Revealed in the same financial survey as previously mentioned, people living in London and the South East were also the most likely, by far, to have taken out additional credit because of the pandemic last year.
There have been consistent financial issues for people living in these areas and it’s clear to see why so many people are worried about the additional cost of socialising when restrictions start to ease.
Another major concern that people are experiencing is the possibility of losing their jobs over the coming months, with 34.3% of respondents sharing their worries over this.
This is split into 16.3% being concerned over losing their job when the furlough scheme ends in September, and 18% worrying that the company they work for won’t survive when restrictions start to ease.
Again, these concerns are particularly being shared by young adults and people living in London and the South East.
The furlough scheme has helped thousands of businesses keep their employees and millions of people keep their jobs over the last year. However, this scheme is coming to an end in September and people are clearly concerned about whether they’ll have a job to come back to when it does.
According to our survey, 27.1% of 25-34 year olds are worried about losing their job when the furlough scheme ends.
As the HMRC’s Coronavirus Job Retention Scheme’s February 2021 statistics* found, those aged between 25 and 34 have consistently, since July 2020, been the age group with the greatest number of furloughed employees. Therefore it’s not surprising that those in this group are worried about their future employment.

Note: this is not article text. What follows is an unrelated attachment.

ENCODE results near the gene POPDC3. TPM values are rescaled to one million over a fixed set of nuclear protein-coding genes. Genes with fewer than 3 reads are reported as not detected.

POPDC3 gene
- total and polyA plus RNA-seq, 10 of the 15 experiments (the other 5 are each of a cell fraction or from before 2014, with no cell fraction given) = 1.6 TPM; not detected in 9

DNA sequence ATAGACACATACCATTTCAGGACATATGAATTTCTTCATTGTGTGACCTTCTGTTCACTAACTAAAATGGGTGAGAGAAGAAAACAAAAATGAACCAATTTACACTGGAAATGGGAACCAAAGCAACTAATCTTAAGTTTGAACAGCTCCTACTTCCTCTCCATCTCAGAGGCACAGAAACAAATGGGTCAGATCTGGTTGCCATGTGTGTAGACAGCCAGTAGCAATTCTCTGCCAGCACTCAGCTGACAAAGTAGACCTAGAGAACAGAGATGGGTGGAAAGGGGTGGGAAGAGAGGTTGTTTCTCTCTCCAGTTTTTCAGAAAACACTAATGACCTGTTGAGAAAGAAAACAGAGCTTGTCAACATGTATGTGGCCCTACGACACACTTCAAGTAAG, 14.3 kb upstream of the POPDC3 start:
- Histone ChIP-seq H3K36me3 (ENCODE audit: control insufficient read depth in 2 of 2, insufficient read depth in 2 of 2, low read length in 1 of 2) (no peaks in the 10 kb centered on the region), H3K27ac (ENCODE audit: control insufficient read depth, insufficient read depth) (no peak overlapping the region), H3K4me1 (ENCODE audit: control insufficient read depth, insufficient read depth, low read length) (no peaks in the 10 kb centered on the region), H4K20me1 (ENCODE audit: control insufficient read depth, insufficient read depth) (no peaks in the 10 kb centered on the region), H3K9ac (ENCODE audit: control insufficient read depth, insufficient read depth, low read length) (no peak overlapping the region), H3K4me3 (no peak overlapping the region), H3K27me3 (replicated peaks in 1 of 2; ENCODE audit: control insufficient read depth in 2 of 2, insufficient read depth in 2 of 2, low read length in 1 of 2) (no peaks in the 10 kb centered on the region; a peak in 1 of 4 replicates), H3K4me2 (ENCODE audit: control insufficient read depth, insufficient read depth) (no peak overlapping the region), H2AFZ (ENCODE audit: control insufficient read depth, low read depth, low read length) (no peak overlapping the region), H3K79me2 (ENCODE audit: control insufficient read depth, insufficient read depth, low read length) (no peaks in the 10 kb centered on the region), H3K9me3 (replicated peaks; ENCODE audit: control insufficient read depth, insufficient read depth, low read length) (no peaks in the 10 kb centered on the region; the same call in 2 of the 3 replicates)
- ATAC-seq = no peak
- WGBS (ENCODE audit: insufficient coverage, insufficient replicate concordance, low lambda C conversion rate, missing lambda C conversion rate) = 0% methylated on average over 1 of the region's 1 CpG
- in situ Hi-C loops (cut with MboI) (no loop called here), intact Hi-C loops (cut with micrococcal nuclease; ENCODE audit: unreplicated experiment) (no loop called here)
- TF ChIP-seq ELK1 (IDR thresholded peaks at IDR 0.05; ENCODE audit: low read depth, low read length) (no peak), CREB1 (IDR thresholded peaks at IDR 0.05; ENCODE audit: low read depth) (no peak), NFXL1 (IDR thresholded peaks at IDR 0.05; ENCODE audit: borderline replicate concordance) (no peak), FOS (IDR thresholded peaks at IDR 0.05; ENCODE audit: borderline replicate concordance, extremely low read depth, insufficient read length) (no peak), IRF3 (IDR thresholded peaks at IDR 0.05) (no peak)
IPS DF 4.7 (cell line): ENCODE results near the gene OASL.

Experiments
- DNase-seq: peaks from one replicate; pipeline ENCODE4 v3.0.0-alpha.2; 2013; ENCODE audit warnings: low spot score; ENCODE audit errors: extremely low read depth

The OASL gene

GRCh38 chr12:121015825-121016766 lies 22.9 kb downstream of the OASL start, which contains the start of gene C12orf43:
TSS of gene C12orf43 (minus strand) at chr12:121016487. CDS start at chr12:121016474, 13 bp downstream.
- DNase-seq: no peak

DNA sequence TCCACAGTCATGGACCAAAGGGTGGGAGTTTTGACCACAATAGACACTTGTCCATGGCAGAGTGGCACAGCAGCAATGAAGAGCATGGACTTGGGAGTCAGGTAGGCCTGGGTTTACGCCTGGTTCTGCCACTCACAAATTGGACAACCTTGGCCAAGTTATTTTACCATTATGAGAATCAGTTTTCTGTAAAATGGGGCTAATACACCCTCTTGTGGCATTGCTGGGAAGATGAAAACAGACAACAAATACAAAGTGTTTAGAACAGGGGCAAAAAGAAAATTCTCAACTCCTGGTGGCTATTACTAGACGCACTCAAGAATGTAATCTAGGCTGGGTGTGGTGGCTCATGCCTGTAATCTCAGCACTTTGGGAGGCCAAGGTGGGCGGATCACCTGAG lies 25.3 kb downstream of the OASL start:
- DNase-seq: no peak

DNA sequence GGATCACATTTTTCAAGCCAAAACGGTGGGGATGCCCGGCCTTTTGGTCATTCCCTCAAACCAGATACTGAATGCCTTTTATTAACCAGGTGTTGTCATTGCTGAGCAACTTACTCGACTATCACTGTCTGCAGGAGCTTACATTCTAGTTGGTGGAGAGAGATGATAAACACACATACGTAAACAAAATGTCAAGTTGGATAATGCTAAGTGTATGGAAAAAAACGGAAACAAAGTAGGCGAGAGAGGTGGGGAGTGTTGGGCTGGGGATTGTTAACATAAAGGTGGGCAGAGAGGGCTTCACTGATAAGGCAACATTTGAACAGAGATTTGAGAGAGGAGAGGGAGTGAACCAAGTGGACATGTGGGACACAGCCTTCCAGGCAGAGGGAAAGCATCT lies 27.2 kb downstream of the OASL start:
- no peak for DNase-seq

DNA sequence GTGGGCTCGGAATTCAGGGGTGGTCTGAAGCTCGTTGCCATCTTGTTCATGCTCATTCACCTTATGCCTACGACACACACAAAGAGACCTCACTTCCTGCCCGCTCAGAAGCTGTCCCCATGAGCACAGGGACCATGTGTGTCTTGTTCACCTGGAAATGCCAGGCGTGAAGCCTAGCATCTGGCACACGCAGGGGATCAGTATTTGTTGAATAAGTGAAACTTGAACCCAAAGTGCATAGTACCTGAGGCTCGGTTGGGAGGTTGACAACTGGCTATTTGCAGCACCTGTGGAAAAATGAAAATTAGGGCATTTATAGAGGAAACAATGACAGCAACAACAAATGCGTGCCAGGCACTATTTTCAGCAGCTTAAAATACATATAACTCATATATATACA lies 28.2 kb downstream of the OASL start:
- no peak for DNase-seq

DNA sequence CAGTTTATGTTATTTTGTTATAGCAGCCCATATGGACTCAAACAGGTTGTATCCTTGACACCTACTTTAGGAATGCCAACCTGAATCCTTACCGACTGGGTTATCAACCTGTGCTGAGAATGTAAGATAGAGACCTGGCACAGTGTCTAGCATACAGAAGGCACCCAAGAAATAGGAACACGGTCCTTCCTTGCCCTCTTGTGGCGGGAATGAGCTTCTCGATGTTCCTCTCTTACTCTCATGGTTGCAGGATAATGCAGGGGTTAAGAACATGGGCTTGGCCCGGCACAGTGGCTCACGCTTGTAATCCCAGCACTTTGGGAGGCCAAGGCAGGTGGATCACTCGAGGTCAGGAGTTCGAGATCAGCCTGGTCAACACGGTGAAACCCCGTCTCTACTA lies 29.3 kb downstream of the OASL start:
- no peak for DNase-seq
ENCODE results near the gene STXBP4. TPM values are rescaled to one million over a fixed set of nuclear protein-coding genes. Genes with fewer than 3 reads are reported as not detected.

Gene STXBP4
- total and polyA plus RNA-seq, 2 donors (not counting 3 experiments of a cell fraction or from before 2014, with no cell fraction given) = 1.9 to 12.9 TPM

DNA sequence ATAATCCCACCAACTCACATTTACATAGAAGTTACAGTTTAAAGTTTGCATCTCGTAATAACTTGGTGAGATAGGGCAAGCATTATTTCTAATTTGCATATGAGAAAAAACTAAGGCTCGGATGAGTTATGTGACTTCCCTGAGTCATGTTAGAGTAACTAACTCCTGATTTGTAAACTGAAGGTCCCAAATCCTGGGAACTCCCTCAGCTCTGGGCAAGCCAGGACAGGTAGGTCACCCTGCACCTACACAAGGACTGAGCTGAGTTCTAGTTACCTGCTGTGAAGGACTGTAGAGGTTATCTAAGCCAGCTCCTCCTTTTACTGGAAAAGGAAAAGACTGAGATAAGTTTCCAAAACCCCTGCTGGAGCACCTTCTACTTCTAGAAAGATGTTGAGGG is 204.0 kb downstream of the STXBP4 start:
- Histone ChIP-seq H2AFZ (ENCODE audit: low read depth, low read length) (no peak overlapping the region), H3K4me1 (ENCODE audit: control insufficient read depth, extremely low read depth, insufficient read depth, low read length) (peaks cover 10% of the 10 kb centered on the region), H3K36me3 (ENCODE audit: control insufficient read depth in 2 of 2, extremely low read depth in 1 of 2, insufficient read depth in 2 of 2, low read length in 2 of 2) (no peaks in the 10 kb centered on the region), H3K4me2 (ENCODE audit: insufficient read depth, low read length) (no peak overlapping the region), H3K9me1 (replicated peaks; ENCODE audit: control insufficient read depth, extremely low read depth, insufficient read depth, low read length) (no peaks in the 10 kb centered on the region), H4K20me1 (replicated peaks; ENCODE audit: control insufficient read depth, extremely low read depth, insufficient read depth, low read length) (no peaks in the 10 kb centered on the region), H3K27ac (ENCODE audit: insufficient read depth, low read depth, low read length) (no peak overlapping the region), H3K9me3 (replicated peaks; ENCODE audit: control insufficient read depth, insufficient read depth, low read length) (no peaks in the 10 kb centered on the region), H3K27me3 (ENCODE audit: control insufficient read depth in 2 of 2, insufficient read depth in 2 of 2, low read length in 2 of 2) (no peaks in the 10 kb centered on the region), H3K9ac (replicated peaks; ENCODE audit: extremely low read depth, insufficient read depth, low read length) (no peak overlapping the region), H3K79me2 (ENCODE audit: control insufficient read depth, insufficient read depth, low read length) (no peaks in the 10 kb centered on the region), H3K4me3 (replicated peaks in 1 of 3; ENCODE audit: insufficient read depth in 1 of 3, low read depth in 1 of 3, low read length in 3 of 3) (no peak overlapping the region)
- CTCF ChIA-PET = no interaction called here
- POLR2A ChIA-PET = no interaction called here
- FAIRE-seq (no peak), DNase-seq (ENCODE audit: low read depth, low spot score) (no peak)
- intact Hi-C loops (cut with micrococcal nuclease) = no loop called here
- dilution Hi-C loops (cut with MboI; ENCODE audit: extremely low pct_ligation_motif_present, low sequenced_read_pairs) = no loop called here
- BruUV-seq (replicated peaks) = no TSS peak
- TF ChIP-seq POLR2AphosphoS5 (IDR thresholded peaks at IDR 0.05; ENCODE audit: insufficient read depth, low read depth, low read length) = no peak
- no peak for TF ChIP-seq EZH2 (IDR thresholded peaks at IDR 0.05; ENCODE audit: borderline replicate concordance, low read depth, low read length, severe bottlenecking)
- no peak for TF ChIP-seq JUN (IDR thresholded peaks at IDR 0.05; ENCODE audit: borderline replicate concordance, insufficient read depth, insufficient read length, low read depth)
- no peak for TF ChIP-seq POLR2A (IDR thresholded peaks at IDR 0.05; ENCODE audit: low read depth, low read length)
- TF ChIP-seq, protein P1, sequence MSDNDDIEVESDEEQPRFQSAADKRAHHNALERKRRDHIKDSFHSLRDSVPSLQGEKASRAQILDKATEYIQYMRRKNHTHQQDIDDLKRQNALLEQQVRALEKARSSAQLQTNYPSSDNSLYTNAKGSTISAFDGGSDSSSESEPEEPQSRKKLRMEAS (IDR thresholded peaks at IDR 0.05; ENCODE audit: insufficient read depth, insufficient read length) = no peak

46.8% - South East
52.3% - London
With competition for jobs particularly fierce in London and the South East it’s no wonder that many are worried about their future job security
According to the Institute for Fiscal Studies (IFS) London has suffered more job losses as a result of the pandemic than any other area of the UK and continues to feel the pressure of a “geographically unequal crisis”.
In fact the IFS found that the number of employees in London reduced by 5.5% between February and December 2020, which was almost twice the numbers of those in the next most affected area, which was Scotland.
It’s therefore not surprising that over half of Londoners are worrying that more job losses are to follow.
11.2% of people are concerned about how they’ll continue to make payments once payment holidays end later in the year.
Payment holidays have given a very welcomed break to those who have struggled financially as a direct result of the pandemic. The maximum payment holiday for most financial products has been six months. However all payment holidays must now end on 31st July, even if someone hasn’t been able to benefit from the full six months.
This figure shoots up to 20.2% of those aged between 18 and 24, again highlighting the financial struggles that young adults in particular have faced over the last year.
So while the easing of restrictions can’t come soon enough for some, others are clearly going to struggle with getting back to normal after such big changes to their financial wellbeing. The pandemic has been a life-altering event for everyone, and it will take some time to adjust to being able to go out and socialise freely again, especially for those who find themselves in reduced financial circumstances.
* - https://www.gov.uk/government/statistics/coronavirus-job-retention-scheme-statistics-february-2021
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Last updated: 26 March 2021 | © KIS Bridging Loans 2020 |